Previous Challenge Entry (Level 2 – Intermediate)
Topic: Salt and Pepper (07/24/14)
TITLE: Flavor Enhancers
By Donna Tijou
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“I don’t know, mom, just out,” snapped Al, as he stomped out the door.
Albert was moody lately, leaving Allyson longing for understanding, wishing she could find a hidden pool of wisdom from which to glean. Raising children could be perplexing, but in a biracial family the challenges were myriad. She and Dick thought they could handle the complexities of this type of blended family, but it was difficult to foresee everything. Allyson and her two sons, Alfred and Jarvis, were black, and Dick and his two daughters, Elisa and Krista, were white. As open and accepting as society seemed today, many people were still prejudiced. Eight years ago when they decided to join their families, the children were younger and the problems simpler. They hadn’t anticipated all the stressors they might run into raising them through the developmental stages leading to adulthood. Teenage angst was one thing, but in this type of family, it was more complicated.
Dick’s profession as a mechanical engineer paid well, as did Allyson’s nursing career. As Christian, family-oriented people, they felt that their dedication would be enough to meet the demands of raising a biracial family, but neither were prepared for what it would be like when all four kids reached adolescence concurrently. Alfred was now fifteen, Elisa, fourteen, and Jarvis and Krista, both thirteen. Allyson thought her family resembled a chess set and she, the queen everyone was trying to capture. She struggled to meet the demands of a working mother, a high-energy job and a large house. Recently, in a moment of exasperation, she confessed to her friend, Mavis,
“There are days when I wish I could clone myself so I could have one of me for each aspect of my life. This child-rearing gig is harder than I thought, especially with so much significance placed on color.”
What concerned Allison the most was Al’s escalating resentment. He loved Dick, who, in turn, loved him and was a devoted step-dad and father to all four children. At home, the color differences were nonexistent, but out in the world, they often met with opposition and bigotry.
At times, people were unkind and made crude remarks. It wasn’t too bad when, as a couple, Dick and Allyson went out in public, but when it was the whole family, people often stared and said stupid things. The previous night they had gone out to dinner at what was considered an “upscale” restaurant where one might expect to mingle with educated, unbiased patrons. Before they finished dining, the man sitting at the next table, sloppy from over-imbibing on red wine, leaned toward their table. Putting his hand to the side of his mouth, said in a stage whisper,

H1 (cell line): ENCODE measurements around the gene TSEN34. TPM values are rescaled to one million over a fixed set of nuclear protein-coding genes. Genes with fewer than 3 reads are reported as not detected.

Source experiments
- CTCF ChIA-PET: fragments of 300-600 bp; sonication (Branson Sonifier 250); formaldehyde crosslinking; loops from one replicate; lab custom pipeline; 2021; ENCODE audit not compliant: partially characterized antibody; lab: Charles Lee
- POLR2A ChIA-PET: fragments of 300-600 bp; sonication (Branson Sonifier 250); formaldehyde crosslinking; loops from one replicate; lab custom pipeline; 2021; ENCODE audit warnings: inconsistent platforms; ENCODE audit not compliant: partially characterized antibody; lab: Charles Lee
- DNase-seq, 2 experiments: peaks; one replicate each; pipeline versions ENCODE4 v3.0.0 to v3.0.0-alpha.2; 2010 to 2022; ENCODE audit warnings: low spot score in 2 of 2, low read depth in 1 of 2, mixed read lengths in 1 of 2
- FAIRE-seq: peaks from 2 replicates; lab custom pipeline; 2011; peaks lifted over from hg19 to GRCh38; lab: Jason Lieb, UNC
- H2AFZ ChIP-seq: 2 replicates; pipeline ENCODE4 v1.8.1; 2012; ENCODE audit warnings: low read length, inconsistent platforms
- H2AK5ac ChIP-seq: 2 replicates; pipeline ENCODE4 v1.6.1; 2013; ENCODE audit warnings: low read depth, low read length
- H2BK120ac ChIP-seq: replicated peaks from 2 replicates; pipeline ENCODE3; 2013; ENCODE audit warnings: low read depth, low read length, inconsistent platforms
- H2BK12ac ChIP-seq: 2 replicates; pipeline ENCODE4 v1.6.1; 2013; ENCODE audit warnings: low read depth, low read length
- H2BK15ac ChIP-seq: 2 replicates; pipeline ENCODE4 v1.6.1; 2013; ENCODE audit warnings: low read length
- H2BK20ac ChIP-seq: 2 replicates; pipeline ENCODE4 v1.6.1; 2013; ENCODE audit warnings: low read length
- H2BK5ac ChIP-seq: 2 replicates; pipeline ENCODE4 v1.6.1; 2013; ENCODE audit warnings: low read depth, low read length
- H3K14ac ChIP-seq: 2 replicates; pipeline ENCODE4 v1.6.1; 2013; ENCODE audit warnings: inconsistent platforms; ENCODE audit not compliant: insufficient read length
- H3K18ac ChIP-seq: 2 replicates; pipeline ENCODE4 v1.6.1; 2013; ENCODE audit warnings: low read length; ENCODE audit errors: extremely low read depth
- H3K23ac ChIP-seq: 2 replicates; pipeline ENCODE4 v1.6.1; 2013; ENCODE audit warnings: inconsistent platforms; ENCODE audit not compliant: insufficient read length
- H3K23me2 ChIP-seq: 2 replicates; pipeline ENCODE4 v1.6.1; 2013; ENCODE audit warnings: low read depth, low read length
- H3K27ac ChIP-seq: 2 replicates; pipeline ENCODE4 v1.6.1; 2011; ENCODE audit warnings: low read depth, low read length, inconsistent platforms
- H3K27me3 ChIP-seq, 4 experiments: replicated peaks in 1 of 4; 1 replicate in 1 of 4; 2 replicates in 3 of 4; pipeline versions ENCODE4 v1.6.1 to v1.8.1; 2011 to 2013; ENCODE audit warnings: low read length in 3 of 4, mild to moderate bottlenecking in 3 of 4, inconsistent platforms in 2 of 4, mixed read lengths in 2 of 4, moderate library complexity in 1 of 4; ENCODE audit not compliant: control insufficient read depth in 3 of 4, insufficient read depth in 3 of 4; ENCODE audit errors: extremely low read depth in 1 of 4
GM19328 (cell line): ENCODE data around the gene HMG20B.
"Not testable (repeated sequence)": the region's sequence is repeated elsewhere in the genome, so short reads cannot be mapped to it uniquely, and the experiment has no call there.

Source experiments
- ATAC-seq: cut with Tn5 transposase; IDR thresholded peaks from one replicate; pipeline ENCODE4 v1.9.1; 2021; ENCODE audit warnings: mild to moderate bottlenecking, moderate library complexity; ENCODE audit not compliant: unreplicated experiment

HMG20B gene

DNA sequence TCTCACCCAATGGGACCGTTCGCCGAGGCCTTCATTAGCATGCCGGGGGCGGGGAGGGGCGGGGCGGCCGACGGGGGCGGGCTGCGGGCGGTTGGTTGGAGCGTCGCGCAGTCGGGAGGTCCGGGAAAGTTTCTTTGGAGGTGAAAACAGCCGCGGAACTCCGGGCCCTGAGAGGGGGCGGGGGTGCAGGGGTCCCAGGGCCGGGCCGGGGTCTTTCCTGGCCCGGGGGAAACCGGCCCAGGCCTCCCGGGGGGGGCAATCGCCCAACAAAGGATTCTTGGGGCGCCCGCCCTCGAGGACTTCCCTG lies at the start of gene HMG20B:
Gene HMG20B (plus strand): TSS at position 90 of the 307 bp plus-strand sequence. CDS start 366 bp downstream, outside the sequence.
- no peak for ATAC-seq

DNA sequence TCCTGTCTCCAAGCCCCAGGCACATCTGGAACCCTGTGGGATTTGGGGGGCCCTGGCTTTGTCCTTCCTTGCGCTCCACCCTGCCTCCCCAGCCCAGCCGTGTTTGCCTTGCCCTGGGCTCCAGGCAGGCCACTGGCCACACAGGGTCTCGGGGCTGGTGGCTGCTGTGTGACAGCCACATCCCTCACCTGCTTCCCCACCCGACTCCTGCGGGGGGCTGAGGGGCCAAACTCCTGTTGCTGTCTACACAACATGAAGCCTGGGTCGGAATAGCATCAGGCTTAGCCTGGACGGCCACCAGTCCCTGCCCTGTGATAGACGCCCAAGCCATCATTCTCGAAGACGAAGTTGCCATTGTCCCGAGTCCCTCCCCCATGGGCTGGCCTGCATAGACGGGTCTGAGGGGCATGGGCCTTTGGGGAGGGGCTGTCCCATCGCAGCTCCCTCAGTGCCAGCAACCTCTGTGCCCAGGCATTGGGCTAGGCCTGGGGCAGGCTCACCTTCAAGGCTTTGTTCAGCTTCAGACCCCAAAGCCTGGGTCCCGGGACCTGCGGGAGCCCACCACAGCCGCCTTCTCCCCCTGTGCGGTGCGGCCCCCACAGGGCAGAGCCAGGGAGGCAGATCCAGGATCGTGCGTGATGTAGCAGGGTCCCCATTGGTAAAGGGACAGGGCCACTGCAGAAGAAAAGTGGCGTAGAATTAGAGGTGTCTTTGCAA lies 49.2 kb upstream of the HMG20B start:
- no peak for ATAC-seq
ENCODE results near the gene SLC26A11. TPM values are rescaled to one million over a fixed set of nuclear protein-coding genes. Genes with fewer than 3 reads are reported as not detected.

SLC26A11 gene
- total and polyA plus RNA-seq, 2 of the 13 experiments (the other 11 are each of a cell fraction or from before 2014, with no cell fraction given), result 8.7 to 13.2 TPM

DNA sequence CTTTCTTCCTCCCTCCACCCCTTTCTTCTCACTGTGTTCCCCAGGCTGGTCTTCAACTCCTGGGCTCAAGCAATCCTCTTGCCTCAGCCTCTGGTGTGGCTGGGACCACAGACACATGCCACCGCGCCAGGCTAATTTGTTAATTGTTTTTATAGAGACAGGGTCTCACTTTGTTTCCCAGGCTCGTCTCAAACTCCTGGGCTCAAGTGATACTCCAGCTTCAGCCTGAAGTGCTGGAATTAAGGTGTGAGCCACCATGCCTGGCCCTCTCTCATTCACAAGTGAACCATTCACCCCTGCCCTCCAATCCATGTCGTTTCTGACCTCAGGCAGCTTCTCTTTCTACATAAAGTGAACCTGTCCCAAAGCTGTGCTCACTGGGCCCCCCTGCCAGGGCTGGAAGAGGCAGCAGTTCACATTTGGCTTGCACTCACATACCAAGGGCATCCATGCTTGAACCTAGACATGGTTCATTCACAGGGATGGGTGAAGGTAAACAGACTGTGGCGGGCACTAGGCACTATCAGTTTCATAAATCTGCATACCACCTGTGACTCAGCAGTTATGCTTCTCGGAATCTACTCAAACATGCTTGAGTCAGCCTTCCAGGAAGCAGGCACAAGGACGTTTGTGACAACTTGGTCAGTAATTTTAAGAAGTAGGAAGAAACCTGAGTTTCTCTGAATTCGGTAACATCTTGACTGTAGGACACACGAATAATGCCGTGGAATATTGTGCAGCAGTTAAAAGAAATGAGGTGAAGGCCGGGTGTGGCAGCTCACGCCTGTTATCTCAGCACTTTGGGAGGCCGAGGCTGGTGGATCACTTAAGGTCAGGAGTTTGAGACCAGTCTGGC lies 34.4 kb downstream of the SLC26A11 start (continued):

“Psst, pass the salt and pepper. Looks like y’all got plenty. I don’t know why you folks just don’t stick to your own kind.”
“How crass,” Allyson mumbled under her breath as the bile rose in her throat. Dick started to get up but sank back in his chair when Allson touched his elbow, knowing he was about to explode. She found it interesting though, observing the different reactions of the children. Al’s face grew red as he clenched his fists. Elisa’s mouth dropped open; Jarvis, lost in reverie, was oblivious, and Krista, in the innocence of youth, perhaps misunderstanding the slur, perhaps not, replied politely,
“Sir, you are mistaken. We are kind not only to our own, but to all. If you don’t have enough salt and pepper, we’d be pleased to share.”
Allyson loved it. She and Dick, smiles teasing the corners of their mouths, sat quietly, letting Krista’s remark hang in the air. No more needed to be said.
They all handled it well, except maybe Al. He was the most angry, letting it brew until he seemed ready to erupt. Allyson knows her son can be emotive and that racially insensitive remarks heat him up. She and Dick work with him and the rest of the crew, to help them through the difficulties of growing up and whatever discrimination they might face. They know that God loves each person, just as He made him or her, and do their best to model that behavior by their words and actions.
“Don’t let it bother you,” they teach them, “our differences are what make us unique. God gave us both, salt and pepper, as flavor enhancers. They compliment each other. They are the spice of life.”
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